The Carbon Scorecard report, which assesses S&P Global 1200 companies on carbon footprint, fossil fuel reserve emissions, coal revenue exposure, energy transition and green-brown revenue strain - found the Australian index had the highest exposure to carbon.
"The S&P/ASX All Australian 50 had the highest level of embedded emissions in proven and probable fossil fuel reserves and the greatest percentage of revenues derived from coal-based activities," the report said.
According to S&P Dow Jones Indices, Australia has almost 20,000 tonnes of emissions in owned reserves, which it said equates to roughly 40,000 barrels of fuel oil burned per US$1 million invested in the portfolio of the stocks tracking the S&P/ASX All Australian 50.
"This large investment in reserves might suggest that the Australian economy is tying itself to a fossil fuel future," the report said.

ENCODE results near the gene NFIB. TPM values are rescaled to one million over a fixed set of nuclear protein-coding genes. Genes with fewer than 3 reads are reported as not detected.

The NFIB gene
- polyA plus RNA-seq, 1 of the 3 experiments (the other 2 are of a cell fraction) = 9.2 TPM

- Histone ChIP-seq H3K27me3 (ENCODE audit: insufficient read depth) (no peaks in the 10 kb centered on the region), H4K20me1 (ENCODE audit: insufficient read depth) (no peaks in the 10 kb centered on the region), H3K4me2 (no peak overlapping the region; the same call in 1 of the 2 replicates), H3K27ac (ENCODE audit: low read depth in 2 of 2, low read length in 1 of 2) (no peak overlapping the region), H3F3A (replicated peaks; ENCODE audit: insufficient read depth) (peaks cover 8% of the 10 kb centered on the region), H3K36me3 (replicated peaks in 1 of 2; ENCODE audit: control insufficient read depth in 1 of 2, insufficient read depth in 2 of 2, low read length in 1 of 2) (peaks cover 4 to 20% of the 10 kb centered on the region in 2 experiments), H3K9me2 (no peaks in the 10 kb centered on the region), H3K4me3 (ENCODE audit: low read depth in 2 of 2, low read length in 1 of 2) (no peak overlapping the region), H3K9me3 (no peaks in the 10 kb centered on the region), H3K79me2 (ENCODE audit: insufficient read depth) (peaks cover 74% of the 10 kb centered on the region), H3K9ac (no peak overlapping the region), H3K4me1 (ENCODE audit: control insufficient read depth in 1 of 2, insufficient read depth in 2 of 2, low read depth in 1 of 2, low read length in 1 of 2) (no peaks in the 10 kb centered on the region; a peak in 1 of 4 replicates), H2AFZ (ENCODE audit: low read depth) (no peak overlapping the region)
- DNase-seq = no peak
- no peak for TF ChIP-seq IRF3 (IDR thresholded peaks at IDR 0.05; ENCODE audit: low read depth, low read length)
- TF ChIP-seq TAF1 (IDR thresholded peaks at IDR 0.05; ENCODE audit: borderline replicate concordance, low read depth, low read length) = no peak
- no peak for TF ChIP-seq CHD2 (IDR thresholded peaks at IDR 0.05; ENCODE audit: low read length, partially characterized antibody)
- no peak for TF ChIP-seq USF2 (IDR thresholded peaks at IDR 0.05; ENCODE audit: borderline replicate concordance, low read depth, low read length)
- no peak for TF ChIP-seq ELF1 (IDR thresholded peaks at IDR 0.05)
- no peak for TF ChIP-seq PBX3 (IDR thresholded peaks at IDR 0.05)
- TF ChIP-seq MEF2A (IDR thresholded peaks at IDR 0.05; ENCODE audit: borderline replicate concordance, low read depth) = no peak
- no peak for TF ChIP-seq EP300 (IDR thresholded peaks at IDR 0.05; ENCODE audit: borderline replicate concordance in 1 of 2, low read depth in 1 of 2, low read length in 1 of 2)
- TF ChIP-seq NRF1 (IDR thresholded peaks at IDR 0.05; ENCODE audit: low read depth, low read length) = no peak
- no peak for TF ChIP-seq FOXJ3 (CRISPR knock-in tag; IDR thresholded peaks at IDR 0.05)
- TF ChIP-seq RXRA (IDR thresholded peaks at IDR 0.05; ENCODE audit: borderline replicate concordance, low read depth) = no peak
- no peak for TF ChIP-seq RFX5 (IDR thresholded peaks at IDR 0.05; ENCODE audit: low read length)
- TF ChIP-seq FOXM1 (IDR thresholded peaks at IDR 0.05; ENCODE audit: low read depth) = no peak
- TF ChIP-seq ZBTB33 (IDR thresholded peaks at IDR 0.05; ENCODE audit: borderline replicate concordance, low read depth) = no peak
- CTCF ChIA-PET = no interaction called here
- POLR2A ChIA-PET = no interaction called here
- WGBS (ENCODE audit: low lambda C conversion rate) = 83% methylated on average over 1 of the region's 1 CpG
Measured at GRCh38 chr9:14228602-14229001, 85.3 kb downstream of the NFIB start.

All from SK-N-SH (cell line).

"However, it is important to note that this analysis is only looking at listed and not state-owned companies, so it does not present the full picture of the local economy.
"It is also necessary to consider forward-looking metrics such as capex and research and development in conjunction with carbon data, so as not to overlook companies that are starting to redirect capital toward alternative cleaner-fuel solutions."
The report also found that the S&P/ASX All Australian 50 also lags the rest of the S&P Global 1200 on energy generation mix, however there are signs that this is changing.
"The S&P/ASX All Australian 50 has the furthest to go to decarbonise its generation mix due to its current coal exposure, however we are seeing encouraging actions taken by local government to respond," the report said.
"The City of Melbourne, for example, has collaborated with others to source its energy from renewable sources, sending a signal to market participants to capitalise more renewable infrastructure in the area."